The reduced plug-in car grant – which EVs qualify for the £1,500 discount?

The reduced plug-in car grant – which EVs qualify for the £1,500 discount?
December 2021 saw the Government slash its plug-in car grant (PiCG) further from £2,500 to just £1,500.

The grant, designed to make EV vehicles more accessible in the UK market, originally offered up to £5,000 off new plug-in vehicles when it was first launched in 2011. However, a series of cuts have seen the plug-in subsidy slashed to just £1,500 and capped to models priced up to a maximum of £32,000.  

These recent cuts have seen a number of previously eligible models disqualified from the scheme, including the Peugeot e-2008, Hyundai Ioniq Electric, DS 3 Crossback E-Tense, Skoda Enyaq iV, Kia e-Niro 2 and Citroen e-C4. However, some manufacturers are already issuing price cuts to certain models, enabling them to remain eligible. The Vauxhall Corsa-e and the Mokka-e have each been reduced by £3,000 RRP to make them available under the scheme.

RAC’s head of roads policy Nicholas Lyes called the cuts “disappointing” ahead of the looming ban on the sale of new diesel and petrol cars in 2030.

“By cutting the grant, the Government may risk people holding on to their older, more polluting vehicles for longer,” said Mr Lyes.

While the motor industry decides what to do next to encourage drivers to ‘go electric’, we take a look at the electric vehicles (EVs) still eligible for the new-look grant.

New electric cars eligible for the revised plug-in car grant

CarRRP of entry level model with PiCG
Smart EQ Fortwo£20,200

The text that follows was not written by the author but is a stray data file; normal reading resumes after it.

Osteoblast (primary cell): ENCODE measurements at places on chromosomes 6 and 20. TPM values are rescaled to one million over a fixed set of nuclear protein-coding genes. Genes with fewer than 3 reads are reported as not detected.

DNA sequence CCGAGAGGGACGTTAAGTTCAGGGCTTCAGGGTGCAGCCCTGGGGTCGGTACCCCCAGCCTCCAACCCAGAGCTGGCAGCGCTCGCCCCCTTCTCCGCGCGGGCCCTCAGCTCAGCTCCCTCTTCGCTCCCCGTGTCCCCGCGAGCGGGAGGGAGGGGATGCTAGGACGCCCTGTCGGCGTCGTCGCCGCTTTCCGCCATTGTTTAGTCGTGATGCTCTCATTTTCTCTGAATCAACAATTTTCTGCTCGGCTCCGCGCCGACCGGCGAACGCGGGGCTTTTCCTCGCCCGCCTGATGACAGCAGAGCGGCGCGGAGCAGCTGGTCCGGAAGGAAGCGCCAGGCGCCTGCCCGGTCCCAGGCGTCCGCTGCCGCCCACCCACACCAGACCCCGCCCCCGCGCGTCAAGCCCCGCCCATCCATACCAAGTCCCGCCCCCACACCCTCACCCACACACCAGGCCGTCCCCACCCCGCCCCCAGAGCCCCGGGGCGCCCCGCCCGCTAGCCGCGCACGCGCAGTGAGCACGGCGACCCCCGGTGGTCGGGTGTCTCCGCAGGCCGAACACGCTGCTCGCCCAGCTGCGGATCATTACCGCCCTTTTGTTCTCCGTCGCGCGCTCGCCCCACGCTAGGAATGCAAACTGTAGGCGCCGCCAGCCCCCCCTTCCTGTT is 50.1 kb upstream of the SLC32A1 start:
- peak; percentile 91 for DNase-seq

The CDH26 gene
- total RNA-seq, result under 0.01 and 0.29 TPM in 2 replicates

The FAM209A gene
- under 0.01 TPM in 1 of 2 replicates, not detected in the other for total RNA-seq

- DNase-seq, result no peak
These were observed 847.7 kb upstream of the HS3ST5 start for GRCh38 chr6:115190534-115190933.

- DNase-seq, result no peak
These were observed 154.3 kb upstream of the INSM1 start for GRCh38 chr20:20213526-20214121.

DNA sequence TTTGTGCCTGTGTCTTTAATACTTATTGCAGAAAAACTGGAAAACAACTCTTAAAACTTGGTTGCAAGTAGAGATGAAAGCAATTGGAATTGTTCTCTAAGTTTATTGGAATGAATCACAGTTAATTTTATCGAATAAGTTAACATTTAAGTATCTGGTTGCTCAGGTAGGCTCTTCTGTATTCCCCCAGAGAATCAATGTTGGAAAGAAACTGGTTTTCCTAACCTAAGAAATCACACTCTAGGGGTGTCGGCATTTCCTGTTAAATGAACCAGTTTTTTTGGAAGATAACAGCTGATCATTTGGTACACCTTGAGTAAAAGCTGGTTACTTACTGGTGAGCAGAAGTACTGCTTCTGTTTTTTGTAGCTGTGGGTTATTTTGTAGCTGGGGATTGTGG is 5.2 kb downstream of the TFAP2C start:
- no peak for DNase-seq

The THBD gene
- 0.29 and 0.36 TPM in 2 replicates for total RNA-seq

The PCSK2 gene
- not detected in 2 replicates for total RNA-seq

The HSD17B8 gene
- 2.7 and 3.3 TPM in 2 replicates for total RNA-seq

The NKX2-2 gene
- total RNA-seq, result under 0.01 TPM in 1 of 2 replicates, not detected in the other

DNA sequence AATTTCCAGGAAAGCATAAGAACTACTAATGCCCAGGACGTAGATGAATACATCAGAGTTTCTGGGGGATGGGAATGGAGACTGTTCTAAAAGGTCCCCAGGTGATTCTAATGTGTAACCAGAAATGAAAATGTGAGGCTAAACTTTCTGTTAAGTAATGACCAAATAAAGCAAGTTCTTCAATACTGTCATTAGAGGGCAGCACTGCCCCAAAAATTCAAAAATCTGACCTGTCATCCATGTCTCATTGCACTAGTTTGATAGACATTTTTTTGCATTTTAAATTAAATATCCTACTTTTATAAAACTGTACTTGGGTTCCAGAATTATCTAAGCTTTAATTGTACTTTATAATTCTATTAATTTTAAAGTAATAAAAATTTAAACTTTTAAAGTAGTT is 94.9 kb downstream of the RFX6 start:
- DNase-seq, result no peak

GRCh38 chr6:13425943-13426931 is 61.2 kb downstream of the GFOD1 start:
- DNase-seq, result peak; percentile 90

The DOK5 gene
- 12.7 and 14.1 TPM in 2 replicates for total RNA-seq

Smart EQ Forfour£20,795
Seat Mii Electric£21,300
Fiat 500£21,495
Volkswagen e-Up!£22,055
MG5 Ev£25,495
MG ZS EV£26,495
Mini Electric£27,000
Mazda MX-30£27,045
Peugeot e-208£27,225
Peugeot e-208£27,725
Vauxhall Corsa-e£28,140
Nissan Leaf (and Leaf+)£29,345
Vauxhall Mokka-e£29,365
Renault Zoe£29,495
Volkswagen ID.3£30,170
Nissan e-NV200 Combi£31,255
Hyundai Ioniq Electric£31,450
DS 3 Crossback E-Tense£31,500
Skoda Enyaq iV£31,585
Hyundai Kona Electric 39 kWh£31,625

The best electric cars eligible for the plug-in car grant

Whilst running costs are cheaper with an electric car, the higher price for initial buy-in is still an important factor for many drivers considering an EV.

Let's take a closer look at some of the best electric cars that still qualify for the grant.

Nissan LEAF (and LEAF+)


Once the front runner in electric vehicles, the Leaf is now one of many all-electric small family cars. Currently in its second generation, the entry-level model boasts a 168-mile range, while the Leaf+ should cover 239 miles on one charge.